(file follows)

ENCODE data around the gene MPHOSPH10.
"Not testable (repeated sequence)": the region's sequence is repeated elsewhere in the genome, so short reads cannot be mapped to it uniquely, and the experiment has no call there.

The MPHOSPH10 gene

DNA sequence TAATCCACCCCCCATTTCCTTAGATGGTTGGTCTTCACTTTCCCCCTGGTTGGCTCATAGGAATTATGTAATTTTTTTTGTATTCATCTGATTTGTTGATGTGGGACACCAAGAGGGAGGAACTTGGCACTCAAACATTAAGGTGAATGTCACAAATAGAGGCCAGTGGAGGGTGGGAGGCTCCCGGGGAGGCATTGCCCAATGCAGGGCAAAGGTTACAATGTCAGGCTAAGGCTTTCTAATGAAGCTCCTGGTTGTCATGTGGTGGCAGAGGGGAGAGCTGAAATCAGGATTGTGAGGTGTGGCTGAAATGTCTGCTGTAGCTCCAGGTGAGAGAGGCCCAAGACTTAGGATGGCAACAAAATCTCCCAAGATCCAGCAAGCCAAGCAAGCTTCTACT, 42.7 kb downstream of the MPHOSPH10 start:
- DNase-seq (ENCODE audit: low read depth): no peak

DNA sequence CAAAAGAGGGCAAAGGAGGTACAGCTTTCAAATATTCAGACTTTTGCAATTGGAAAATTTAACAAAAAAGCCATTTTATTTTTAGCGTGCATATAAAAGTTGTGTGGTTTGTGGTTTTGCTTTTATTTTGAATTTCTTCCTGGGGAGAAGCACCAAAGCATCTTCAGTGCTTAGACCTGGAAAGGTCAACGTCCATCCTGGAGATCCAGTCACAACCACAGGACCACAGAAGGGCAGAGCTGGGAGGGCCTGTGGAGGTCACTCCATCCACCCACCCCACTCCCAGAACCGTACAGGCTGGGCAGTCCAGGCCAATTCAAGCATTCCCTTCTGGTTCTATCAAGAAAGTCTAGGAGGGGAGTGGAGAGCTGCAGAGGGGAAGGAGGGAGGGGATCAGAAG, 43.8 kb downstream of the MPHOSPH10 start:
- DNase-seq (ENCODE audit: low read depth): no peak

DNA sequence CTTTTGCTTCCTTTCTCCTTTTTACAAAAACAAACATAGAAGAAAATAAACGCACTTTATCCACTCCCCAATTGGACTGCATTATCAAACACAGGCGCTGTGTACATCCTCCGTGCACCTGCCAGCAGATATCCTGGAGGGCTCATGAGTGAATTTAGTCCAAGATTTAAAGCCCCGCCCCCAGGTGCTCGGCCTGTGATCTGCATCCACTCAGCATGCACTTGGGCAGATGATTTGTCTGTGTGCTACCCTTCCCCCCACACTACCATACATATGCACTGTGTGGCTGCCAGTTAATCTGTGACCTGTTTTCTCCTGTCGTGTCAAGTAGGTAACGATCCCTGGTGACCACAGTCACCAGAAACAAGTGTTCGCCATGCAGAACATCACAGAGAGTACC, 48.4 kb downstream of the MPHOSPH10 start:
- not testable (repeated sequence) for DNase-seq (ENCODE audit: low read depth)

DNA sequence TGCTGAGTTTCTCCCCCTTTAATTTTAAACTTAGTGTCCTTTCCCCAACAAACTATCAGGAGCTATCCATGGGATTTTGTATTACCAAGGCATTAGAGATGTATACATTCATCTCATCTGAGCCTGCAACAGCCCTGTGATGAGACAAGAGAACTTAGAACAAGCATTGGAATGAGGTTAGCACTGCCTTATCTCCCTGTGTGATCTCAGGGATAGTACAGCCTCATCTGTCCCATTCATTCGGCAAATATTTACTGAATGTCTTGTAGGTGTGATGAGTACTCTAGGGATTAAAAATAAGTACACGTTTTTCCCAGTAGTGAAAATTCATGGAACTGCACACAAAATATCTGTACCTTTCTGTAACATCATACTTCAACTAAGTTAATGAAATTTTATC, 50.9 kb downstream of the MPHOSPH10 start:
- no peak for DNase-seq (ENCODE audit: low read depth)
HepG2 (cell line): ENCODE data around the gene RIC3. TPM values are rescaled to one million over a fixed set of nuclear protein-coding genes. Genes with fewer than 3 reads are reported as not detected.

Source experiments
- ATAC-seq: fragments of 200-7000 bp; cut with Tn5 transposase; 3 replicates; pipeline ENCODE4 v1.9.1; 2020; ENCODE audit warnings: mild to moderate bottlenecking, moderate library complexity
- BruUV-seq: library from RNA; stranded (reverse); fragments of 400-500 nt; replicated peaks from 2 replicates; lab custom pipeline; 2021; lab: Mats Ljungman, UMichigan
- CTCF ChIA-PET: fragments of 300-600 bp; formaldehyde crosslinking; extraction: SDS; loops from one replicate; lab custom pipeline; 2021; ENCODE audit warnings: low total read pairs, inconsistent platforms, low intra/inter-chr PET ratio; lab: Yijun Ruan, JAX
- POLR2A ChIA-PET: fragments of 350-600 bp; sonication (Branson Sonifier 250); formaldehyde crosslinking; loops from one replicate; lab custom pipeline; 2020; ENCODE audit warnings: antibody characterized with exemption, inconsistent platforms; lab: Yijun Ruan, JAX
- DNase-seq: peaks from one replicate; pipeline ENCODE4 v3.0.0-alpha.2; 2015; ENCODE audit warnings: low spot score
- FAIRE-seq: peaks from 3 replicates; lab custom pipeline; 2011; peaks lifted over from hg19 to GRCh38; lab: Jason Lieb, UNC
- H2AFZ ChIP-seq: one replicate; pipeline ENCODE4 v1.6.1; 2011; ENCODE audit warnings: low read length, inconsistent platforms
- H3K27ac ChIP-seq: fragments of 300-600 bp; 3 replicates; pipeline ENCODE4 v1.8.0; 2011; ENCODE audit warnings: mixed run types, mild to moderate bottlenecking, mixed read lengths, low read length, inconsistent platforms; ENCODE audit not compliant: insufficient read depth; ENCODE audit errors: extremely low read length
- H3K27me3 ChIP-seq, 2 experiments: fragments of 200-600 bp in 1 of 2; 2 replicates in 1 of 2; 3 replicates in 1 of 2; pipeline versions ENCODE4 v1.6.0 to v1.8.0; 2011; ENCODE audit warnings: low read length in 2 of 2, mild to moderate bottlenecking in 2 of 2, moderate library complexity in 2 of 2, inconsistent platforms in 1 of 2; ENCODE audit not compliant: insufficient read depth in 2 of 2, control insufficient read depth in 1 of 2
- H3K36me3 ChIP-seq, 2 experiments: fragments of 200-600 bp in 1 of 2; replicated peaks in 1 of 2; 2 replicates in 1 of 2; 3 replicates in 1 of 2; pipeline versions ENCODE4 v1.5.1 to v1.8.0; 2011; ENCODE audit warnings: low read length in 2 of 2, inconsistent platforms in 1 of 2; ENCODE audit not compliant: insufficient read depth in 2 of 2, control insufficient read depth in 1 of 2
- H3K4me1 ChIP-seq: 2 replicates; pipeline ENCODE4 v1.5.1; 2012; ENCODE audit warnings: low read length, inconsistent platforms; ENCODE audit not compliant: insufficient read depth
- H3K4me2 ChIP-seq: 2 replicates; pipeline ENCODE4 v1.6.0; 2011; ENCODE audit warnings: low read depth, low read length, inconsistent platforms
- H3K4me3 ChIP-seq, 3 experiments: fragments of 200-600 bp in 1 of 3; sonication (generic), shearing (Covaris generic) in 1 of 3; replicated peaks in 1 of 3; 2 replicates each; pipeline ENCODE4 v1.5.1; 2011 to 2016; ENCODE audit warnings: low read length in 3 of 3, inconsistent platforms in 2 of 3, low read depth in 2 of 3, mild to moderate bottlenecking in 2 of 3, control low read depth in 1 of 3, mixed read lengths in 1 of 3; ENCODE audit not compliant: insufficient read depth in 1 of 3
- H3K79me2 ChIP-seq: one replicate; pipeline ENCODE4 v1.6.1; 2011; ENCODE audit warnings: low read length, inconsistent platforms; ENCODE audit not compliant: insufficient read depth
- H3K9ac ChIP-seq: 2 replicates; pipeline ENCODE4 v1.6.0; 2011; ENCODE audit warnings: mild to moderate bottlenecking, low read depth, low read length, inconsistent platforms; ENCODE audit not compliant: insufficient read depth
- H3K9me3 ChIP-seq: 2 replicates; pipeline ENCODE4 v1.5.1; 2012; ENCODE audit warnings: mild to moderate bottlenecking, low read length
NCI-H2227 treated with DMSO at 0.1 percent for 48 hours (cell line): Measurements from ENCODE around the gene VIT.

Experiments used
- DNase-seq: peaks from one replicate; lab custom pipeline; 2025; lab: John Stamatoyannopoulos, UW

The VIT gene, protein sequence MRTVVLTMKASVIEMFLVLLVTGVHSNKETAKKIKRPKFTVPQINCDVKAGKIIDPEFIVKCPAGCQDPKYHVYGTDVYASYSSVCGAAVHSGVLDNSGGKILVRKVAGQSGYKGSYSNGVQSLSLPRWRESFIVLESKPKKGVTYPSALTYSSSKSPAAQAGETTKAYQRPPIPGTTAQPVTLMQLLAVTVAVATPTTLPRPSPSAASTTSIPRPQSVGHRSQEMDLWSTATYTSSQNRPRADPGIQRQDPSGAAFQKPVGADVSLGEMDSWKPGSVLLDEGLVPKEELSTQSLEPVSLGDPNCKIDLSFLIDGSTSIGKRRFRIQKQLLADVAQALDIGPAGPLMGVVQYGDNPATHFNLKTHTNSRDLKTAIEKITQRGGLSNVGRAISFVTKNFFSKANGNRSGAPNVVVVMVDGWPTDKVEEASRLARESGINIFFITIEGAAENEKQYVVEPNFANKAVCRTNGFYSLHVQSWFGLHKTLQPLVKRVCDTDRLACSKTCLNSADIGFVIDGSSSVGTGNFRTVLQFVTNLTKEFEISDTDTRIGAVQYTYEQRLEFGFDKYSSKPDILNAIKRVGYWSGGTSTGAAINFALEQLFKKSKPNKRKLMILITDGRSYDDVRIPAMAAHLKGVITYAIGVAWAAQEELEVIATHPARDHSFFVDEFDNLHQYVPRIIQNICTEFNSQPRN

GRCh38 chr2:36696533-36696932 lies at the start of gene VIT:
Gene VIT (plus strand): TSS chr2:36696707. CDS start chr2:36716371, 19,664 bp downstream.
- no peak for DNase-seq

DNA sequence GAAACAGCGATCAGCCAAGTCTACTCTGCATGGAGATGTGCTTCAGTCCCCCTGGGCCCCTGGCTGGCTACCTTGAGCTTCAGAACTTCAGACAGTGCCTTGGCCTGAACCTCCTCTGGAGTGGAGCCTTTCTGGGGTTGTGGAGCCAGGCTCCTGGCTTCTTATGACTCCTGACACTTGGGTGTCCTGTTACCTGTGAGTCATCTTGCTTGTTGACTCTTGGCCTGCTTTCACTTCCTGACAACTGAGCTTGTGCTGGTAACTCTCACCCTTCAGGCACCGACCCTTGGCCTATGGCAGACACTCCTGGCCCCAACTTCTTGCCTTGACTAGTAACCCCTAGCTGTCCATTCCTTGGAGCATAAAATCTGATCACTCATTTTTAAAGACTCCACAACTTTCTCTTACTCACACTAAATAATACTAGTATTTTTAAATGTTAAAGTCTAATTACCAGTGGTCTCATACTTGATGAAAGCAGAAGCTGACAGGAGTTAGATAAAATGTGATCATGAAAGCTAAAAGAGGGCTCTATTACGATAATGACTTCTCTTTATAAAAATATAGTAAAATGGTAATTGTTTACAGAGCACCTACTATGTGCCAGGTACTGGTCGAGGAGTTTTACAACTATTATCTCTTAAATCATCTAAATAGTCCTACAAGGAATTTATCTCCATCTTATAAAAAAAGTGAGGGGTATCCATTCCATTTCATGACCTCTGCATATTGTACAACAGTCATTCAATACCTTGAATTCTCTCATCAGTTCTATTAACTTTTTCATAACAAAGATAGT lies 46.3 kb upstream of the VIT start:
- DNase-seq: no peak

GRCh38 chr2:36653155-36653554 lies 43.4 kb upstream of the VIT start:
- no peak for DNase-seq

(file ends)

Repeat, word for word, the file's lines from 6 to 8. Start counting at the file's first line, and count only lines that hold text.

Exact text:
DNA sequence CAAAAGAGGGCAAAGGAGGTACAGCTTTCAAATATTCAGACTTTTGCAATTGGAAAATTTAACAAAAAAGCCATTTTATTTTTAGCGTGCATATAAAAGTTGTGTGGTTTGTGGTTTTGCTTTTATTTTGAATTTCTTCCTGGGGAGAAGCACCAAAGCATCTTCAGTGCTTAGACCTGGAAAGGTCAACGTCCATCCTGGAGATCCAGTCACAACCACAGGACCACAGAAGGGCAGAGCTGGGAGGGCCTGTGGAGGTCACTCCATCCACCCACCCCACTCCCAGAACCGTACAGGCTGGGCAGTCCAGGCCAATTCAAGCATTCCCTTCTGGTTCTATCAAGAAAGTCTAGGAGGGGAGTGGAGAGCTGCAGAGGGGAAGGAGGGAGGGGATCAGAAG, 43.8 kb downstream of the MPHOSPH10 start:
- DNase-seq (ENCODE audit: low read depth): no peak

DNA sequence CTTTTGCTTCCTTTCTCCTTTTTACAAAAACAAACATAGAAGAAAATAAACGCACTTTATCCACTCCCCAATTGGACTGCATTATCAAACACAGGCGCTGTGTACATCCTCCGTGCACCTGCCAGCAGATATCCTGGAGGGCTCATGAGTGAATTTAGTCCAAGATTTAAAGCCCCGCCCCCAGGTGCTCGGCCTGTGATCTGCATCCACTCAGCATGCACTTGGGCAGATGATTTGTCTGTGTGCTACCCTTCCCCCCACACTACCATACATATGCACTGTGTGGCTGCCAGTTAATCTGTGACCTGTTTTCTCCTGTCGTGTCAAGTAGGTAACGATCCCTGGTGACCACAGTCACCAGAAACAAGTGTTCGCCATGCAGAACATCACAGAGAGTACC, 48.4 kb downstream of the MPHOSPH10 start: